She climbed onto a high table and jumped feet first onto his rock-hard abs. Mary bore seven children. The family followed the Macfadden fitness regimen—plenty of fruits, vegetables, and exercise, no doctors, no medicines. When their infant son Byron went into convulsions, Mary begged Bernarr to call a doctor. He refused, plunging the baby into a hot sitz bath. Macfadden tried to quash the story, lest readers lose faith in his wisdom.

Many readers valued that wisdom. Hundreds wrote him long letters, telling sad stories of romantic folly and seeking advice. A sampling published in Physical Culture proved so popular that Macfadden solicited reader stories for a magazine he introduced in —True Story, which sold so well he ginned up True Romances, True Experiences, and True Detective.

Nobody seemed to mind, least of all Macfadden. In the s, he ran twice for governor of Florida. But he kept his foundation, and continued his proselytizing.

In , he started a religion he called Cosmotarianism, preaching that people who took care of their bodies would go to heaven. Few disciples signed on. In , at 80, he married Johnnie Lee, a year-old fitness buff. Two years later she caught him in bed with another woman. He sweet-talked her into forgiving him.

But when Johnnie again caught Bernarr en flagrante, she filed for divorce. The fitness pioneer and genius publisher and promoter, found himself alone, broke, and—worst of all—ignored.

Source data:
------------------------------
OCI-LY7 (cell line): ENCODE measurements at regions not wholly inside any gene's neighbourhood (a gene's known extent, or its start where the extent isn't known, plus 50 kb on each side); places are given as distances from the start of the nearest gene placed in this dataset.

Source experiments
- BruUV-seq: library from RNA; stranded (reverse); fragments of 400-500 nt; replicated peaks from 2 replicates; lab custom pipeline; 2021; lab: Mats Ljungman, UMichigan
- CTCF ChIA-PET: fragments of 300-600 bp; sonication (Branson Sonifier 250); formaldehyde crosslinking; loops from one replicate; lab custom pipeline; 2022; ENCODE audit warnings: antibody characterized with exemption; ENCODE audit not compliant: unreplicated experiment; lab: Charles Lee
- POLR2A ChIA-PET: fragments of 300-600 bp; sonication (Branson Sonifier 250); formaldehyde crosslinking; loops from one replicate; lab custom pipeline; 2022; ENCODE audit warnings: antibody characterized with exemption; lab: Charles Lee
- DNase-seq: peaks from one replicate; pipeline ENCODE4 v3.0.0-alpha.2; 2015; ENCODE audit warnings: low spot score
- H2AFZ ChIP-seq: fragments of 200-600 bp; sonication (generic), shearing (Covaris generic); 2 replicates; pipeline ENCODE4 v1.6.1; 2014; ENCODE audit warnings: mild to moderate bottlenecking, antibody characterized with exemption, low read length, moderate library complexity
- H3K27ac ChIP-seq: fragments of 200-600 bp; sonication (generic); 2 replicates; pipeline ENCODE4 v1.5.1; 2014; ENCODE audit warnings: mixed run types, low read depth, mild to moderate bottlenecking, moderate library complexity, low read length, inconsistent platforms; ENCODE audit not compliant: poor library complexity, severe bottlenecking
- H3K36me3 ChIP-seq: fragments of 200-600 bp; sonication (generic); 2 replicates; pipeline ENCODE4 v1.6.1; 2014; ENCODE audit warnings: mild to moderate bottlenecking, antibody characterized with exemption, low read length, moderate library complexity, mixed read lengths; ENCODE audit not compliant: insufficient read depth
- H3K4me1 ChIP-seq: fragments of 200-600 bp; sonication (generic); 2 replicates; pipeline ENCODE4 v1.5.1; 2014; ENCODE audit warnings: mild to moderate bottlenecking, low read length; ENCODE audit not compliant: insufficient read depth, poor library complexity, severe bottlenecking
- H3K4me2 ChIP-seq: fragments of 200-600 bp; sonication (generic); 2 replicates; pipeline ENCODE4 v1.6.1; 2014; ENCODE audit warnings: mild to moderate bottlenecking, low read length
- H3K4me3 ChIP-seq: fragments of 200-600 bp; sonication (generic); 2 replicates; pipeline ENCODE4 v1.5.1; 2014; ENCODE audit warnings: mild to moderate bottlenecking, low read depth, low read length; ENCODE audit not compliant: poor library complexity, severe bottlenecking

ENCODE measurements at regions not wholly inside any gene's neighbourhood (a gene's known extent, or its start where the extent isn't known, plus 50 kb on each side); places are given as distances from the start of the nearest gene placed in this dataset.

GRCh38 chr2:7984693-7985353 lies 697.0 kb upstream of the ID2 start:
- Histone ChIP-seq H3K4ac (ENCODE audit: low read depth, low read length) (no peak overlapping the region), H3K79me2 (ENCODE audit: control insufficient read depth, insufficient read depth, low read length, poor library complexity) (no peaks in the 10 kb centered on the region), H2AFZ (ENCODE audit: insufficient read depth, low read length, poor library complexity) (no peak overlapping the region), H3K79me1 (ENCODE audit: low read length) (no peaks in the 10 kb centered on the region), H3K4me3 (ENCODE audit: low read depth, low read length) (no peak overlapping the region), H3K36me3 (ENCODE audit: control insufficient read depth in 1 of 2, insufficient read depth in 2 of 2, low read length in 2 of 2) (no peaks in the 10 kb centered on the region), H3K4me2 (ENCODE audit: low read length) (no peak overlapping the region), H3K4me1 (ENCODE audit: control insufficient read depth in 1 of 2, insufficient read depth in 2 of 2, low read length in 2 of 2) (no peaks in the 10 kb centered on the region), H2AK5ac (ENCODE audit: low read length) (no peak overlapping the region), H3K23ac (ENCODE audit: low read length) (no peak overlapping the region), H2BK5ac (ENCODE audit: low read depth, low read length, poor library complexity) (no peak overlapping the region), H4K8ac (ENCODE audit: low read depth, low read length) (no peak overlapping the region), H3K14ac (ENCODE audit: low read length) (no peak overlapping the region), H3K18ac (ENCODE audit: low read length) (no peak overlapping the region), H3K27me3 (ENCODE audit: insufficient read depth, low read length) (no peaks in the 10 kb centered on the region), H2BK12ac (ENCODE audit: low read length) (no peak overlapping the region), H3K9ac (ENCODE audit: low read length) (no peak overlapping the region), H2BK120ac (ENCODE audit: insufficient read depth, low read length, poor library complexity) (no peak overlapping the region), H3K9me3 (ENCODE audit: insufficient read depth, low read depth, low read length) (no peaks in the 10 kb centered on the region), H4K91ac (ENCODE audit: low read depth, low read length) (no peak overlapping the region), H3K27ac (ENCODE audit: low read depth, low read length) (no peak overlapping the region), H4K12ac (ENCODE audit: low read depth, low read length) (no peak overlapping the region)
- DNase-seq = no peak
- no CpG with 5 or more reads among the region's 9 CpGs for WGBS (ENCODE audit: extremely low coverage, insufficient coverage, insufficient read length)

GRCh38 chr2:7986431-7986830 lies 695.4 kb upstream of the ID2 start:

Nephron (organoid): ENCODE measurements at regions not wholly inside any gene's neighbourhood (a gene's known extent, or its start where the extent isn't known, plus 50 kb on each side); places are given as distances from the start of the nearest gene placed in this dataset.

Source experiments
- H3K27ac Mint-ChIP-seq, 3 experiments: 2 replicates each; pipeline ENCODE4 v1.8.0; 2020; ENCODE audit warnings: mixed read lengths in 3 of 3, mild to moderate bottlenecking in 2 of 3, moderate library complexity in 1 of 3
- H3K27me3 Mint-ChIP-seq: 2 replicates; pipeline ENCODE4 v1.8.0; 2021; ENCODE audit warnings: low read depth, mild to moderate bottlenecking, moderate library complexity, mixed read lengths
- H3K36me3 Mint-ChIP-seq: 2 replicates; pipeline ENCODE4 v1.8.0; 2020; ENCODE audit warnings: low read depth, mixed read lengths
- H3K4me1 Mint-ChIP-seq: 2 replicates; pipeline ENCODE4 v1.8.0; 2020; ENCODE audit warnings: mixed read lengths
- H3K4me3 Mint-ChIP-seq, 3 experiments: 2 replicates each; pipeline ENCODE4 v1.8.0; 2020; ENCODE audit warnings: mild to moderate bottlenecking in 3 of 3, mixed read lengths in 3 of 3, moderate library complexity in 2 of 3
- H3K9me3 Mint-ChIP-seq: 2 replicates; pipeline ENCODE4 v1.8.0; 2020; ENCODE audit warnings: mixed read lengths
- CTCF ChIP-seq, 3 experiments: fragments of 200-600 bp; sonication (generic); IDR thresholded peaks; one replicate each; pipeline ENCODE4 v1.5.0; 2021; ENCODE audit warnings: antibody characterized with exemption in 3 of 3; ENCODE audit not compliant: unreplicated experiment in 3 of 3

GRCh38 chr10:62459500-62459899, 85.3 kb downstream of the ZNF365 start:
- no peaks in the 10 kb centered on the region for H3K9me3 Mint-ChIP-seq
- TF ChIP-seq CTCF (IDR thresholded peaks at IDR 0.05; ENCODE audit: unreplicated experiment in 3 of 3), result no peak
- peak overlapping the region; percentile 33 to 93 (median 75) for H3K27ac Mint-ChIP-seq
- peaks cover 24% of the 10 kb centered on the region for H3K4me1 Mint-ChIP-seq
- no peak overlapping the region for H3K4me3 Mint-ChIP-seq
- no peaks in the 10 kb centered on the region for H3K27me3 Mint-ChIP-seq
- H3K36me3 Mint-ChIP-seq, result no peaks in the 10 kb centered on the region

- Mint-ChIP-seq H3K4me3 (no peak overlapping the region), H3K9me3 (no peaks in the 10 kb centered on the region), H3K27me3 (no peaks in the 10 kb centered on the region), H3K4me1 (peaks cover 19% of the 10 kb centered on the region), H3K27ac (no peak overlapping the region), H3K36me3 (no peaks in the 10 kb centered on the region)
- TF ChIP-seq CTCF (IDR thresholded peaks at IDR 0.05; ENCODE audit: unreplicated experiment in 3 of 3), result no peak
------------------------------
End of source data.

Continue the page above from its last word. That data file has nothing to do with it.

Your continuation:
Living in a seedy Jersey City, New Jersey, hotel, he was jailed twice for missing alimony payments. In October , stomach pain drove him to fast for three days. He lost consciousness; the hotel manager called an ambulance. Within days, Bernarr Macfadden was dead of a urinary tract infection.


Putting the “Fad” in Macfadden

In his biography, Mr. As a teenager, he discovered bodybuilding, which led to an early career as a barnstorming professional wrestler. Partly as a means of promoting his device, in he launched a modest periodical called Physical Culture. The magazine was an immediate success, no doubt due in large part to the photographs of health-looking men and women wearing as little as the publisher could get away with.


Bernarr Macfadden

Bernarr Macfadden born Bernard Adolphus McFadden , August 16, — October 12, was an American proponent of physical culture , [1] a combination of bodybuilding with nutritional and health theories. He founded the long-running magazine publishing company Macfadden Publications. He was the predecessor of Charles Atlas and Jack LaLanne , and has been credited with beginning the culture of health and fitness in the United States. Born in Mill Spring, Missouri , Macfadden changed his first and last names to give them a greater appearance of strength.


Oh no, there's been an error

And virtually all that is known about his life before , when he arrived in New York City, comes either directly from him or from one of his worshipful authorized biographers. Still, this record is worth examining. His mother was a consumptive, his father a drunkard who died of delirium tremens when Bernard was four, and the farm a money-loser. Within a few months the proprietor told him that Mrs. McFadden had died. Consumption runs in the family. At the age of twelve, beefed up by hard labor and country air, he hit the road and landed in St.

Related Articles